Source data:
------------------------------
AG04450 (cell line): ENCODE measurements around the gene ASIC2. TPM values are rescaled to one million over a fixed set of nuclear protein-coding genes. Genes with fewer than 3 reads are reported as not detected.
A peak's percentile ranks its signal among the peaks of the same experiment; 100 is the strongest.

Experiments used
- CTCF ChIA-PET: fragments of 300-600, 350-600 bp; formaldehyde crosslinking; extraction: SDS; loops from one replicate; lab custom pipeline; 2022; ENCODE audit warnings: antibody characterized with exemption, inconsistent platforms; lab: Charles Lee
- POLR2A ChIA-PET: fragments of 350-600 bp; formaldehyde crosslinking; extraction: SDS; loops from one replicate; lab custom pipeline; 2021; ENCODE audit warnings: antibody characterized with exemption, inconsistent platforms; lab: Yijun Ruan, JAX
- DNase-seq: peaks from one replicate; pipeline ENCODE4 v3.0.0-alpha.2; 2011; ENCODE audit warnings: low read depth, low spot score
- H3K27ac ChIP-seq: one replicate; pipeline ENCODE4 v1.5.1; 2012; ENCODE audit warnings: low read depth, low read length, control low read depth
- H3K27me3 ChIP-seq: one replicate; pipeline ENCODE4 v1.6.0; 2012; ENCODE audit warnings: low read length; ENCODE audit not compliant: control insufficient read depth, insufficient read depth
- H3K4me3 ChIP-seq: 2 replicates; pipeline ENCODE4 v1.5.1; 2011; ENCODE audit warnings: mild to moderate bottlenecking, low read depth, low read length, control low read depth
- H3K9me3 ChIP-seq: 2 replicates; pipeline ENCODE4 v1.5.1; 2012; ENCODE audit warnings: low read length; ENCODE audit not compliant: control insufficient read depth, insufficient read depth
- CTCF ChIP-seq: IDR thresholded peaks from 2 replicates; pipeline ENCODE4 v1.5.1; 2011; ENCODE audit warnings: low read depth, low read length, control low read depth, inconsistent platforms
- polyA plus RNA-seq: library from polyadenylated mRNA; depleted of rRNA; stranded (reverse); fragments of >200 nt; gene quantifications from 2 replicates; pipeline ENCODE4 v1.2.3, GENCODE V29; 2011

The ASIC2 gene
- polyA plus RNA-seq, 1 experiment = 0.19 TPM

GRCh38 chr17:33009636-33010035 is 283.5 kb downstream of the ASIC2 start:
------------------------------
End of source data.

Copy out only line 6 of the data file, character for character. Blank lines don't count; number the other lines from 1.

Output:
- DNase-seq: peaks from one replicate; pipeline ENCODE4 v3.0.0-alpha.2; 2011; ENCODE audit warnings: low read depth, low spot score